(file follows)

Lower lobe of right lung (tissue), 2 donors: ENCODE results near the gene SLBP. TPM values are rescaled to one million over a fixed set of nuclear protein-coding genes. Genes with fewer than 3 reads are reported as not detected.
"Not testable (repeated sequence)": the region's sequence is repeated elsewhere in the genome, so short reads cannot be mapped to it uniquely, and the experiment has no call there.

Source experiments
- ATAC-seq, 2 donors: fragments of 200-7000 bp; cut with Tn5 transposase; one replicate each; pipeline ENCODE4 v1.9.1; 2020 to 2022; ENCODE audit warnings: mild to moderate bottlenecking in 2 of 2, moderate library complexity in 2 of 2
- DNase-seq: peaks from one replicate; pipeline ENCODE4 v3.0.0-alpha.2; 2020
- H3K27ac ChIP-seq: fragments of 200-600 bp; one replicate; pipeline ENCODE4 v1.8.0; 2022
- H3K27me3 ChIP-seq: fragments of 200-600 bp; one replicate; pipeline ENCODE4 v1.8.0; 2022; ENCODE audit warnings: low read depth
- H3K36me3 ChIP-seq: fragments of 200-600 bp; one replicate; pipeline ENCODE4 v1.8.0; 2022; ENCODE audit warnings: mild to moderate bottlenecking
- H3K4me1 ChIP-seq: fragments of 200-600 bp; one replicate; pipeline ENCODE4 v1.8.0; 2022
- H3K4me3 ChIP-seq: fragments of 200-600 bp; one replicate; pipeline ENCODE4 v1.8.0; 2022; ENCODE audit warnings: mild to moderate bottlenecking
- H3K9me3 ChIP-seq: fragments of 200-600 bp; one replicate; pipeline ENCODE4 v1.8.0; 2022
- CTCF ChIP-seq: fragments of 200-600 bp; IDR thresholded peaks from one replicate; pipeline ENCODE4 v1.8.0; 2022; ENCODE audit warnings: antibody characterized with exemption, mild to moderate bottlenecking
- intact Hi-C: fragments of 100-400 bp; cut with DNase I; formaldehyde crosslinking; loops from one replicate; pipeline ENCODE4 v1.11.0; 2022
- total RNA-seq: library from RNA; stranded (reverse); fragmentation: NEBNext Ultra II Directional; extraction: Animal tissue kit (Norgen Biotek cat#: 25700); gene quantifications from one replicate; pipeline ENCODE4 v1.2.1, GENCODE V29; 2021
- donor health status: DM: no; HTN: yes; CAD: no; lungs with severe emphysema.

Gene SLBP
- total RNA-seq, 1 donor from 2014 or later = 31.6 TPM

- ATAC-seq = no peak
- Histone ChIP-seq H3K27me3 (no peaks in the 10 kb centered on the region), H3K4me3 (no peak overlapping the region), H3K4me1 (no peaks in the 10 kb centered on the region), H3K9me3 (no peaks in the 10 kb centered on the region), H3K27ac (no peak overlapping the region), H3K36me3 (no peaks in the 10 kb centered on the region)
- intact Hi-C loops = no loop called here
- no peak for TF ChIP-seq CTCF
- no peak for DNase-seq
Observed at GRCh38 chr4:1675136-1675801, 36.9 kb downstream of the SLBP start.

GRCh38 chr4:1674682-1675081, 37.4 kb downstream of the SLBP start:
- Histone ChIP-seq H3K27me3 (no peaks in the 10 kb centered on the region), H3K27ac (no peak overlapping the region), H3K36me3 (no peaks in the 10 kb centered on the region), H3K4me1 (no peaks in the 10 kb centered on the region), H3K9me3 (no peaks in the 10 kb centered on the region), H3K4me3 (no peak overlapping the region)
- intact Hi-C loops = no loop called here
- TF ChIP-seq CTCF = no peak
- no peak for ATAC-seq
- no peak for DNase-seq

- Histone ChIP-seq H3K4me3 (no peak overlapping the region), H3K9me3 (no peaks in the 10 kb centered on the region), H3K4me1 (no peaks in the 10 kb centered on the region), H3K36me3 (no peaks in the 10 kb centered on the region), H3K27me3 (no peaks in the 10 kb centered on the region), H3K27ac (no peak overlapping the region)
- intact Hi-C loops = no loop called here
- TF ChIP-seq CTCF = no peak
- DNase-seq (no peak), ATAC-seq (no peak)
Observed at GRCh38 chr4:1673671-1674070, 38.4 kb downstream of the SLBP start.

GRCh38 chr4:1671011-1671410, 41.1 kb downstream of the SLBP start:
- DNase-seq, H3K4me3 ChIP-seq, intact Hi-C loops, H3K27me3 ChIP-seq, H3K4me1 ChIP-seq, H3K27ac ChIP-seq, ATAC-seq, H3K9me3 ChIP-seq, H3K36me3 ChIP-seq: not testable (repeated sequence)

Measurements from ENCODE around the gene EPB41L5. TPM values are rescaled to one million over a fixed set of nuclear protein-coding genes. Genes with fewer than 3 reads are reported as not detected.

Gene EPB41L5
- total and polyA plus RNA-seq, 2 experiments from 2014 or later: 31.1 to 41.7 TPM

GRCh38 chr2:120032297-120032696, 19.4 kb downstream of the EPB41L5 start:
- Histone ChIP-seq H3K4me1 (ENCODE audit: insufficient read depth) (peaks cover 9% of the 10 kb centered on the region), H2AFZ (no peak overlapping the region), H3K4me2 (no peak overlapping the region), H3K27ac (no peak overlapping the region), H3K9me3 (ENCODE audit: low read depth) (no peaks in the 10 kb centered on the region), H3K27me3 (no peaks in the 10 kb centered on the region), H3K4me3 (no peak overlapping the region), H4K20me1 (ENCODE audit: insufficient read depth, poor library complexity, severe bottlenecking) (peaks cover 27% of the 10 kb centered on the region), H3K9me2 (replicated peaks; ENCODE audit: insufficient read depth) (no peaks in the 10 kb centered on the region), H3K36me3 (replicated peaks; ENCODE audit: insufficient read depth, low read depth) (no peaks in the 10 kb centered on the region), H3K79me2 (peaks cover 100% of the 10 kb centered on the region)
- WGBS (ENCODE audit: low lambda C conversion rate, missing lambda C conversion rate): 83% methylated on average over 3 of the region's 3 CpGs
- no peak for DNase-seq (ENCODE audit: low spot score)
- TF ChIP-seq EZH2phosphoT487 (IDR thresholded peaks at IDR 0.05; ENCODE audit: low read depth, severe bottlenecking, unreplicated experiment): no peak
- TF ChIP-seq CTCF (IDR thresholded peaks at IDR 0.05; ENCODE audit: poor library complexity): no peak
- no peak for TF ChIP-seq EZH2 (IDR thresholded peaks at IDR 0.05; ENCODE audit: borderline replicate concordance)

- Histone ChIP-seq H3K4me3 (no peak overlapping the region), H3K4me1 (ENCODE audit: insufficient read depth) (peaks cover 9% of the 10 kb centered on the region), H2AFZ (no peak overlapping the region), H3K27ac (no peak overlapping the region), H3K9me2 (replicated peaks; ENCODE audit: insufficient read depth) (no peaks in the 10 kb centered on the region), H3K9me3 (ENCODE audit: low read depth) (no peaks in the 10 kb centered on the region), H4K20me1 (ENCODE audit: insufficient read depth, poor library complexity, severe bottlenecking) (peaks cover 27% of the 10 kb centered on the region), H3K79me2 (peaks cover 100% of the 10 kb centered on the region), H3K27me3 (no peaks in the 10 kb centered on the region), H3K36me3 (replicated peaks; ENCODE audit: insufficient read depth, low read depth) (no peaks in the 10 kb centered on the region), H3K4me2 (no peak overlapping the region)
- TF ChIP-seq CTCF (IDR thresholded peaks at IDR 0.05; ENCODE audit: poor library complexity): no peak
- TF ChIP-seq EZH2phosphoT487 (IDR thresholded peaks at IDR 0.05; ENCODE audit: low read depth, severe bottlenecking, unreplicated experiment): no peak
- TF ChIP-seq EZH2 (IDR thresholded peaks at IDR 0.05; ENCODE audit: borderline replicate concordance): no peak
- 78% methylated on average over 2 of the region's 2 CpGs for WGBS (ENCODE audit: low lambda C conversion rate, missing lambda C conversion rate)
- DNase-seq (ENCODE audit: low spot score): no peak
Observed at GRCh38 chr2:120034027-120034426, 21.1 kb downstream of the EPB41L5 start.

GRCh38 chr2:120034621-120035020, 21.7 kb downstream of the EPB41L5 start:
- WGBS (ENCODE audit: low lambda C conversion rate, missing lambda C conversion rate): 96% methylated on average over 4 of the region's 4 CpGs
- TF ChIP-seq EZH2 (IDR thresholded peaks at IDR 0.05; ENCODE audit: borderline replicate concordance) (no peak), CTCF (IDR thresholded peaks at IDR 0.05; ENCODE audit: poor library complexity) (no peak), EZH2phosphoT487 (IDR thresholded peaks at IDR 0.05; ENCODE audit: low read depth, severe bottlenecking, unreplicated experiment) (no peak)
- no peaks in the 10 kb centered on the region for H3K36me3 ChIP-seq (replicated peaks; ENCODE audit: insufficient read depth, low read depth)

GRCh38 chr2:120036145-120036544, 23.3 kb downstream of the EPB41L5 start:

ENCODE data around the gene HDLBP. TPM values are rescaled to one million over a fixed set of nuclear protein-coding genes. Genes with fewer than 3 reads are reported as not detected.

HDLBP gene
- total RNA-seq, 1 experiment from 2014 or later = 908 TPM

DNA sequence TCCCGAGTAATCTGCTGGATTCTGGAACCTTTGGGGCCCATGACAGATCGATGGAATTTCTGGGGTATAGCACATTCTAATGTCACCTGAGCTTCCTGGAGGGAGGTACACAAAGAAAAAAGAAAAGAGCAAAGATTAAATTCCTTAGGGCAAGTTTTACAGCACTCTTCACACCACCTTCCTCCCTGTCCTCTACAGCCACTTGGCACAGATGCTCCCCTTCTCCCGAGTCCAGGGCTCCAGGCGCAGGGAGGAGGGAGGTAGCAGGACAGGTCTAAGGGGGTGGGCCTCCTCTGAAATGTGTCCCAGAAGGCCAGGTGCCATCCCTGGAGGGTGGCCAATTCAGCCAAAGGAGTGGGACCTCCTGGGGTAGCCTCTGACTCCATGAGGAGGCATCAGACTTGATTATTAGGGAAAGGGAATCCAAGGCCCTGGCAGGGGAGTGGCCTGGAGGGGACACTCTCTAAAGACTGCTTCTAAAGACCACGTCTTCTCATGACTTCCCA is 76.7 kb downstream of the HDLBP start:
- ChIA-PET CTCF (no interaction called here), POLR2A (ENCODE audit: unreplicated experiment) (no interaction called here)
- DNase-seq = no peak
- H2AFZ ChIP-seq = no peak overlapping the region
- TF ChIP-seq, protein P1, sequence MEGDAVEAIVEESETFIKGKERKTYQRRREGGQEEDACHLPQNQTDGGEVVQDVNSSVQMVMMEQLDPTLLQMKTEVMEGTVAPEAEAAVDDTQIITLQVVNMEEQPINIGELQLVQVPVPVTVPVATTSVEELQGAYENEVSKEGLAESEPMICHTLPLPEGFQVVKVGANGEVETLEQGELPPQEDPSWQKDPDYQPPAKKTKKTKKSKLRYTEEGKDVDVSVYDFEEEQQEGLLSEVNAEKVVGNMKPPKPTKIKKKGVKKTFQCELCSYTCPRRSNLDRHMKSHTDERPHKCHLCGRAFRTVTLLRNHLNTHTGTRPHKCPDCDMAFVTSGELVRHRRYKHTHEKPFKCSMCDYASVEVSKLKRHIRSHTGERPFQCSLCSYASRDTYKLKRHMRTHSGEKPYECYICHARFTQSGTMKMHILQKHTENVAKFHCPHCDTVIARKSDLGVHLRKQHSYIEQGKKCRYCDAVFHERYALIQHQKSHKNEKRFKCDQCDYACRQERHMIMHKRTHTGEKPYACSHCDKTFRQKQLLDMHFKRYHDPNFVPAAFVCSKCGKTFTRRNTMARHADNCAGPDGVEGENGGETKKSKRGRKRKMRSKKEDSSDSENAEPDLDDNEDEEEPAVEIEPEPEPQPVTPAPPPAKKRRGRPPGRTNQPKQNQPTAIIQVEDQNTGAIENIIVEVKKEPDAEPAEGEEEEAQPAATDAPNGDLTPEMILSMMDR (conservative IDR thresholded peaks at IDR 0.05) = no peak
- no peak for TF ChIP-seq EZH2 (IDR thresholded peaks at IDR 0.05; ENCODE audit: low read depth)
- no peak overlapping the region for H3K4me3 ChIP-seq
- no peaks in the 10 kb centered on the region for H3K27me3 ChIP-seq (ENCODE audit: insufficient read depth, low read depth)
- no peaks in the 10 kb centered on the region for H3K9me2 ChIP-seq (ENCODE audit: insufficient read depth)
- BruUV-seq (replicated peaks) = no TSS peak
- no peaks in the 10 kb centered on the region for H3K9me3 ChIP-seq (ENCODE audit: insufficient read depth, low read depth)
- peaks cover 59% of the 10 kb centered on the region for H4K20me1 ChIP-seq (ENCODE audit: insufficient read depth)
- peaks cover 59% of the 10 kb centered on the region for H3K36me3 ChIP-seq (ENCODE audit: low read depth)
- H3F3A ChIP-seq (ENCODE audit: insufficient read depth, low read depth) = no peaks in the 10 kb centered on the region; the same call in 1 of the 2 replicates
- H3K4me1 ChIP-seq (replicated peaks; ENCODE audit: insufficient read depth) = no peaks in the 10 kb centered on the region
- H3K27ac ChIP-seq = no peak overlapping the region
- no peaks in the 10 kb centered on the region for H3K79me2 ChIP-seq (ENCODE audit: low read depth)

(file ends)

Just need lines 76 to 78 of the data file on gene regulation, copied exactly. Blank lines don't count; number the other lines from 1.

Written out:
- H3K4me1 ChIP-seq (replicated peaks; ENCODE audit: insufficient read depth) = no peaks in the 10 kb centered on the region
- H3K27ac ChIP-seq = no peak overlapping the region
- no peaks in the 10 kb centered on the region for H3K79me2 ChIP-seq (ENCODE audit: low read depth)